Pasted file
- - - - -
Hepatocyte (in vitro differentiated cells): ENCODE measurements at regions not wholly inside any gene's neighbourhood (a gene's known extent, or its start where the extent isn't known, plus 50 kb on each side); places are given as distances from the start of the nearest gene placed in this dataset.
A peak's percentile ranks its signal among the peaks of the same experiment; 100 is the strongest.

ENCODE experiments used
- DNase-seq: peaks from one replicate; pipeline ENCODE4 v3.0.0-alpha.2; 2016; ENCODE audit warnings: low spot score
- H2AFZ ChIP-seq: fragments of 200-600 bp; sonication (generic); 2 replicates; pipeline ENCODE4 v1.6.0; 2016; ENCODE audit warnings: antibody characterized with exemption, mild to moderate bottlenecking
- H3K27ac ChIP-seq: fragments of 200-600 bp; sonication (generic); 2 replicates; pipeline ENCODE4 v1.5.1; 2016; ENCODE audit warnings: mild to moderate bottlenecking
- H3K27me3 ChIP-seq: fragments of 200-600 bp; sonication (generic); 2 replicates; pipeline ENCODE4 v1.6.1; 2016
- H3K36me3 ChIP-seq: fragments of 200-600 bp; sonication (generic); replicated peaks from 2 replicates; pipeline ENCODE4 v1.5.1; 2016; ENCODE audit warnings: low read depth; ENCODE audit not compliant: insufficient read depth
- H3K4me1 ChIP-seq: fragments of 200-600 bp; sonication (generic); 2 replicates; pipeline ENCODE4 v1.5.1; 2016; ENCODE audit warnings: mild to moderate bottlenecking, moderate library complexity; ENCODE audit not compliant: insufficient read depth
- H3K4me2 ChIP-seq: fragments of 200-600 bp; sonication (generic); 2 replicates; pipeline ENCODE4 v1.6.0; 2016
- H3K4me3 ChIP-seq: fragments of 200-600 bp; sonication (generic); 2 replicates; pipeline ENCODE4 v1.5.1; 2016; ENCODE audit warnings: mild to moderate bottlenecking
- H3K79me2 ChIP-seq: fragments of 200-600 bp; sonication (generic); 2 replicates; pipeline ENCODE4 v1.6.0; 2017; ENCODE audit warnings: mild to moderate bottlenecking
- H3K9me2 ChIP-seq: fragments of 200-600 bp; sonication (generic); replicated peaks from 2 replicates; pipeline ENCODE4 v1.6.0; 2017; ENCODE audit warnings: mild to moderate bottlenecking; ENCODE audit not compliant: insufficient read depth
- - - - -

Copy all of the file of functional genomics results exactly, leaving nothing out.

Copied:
Hepatocyte (in vitro differentiated cells): ENCODE measurements at regions not wholly inside any gene's neighbourhood (a gene's known extent, or its start where the extent isn't known, plus 50 kb on each side); places are given as distances from the start of the nearest gene placed in this dataset.
A peak's percentile ranks its signal among the peaks of the same experiment; 100 is the strongest.

ENCODE experiments used
- DNase-seq: peaks from one replicate; pipeline ENCODE4 v3.0.0-alpha.2; 2016; ENCODE audit warnings: low spot score
- H2AFZ ChIP-seq: fragments of 200-600 bp; sonication (generic); 2 replicates; pipeline ENCODE4 v1.6.0; 2016; ENCODE audit warnings: antibody characterized with exemption, mild to moderate bottlenecking
- H3K27ac ChIP-seq: fragments of 200-600 bp; sonication (generic); 2 replicates; pipeline ENCODE4 v1.5.1; 2016; ENCODE audit warnings: mild to moderate bottlenecking
- H3K27me3 ChIP-seq: fragments of 200-600 bp; sonication (generic); 2 replicates; pipeline ENCODE4 v1.6.1; 2016
- H3K36me3 ChIP-seq: fragments of 200-600 bp; sonication (generic); replicated peaks from 2 replicates; pipeline ENCODE4 v1.5.1; 2016; ENCODE audit warnings: low read depth; ENCODE audit not compliant: insufficient read depth
- H3K4me1 ChIP-seq: fragments of 200-600 bp; sonication (generic); 2 replicates; pipeline ENCODE4 v1.5.1; 2016; ENCODE audit warnings: mild to moderate bottlenecking, moderate library complexity; ENCODE audit not compliant: insufficient read depth
- H3K4me2 ChIP-seq: fragments of 200-600 bp; sonication (generic); 2 replicates; pipeline ENCODE4 v1.6.0; 2016
- H3K4me3 ChIP-seq: fragments of 200-600 bp; sonication (generic); 2 replicates; pipeline ENCODE4 v1.5.1; 2016; ENCODE audit warnings: mild to moderate bottlenecking
- H3K79me2 ChIP-seq: fragments of 200-600 bp; sonication (generic); 2 replicates; pipeline ENCODE4 v1.6.0; 2017; ENCODE audit warnings: mild to moderate bottlenecking
- H3K9me2 ChIP-seq: fragments of 200-600 bp; sonication (generic); replicated peaks from 2 replicates; pipeline ENCODE4 v1.6.0; 2017; ENCODE audit warnings: mild to moderate bottlenecking; ENCODE audit not compliant: insufficient read depth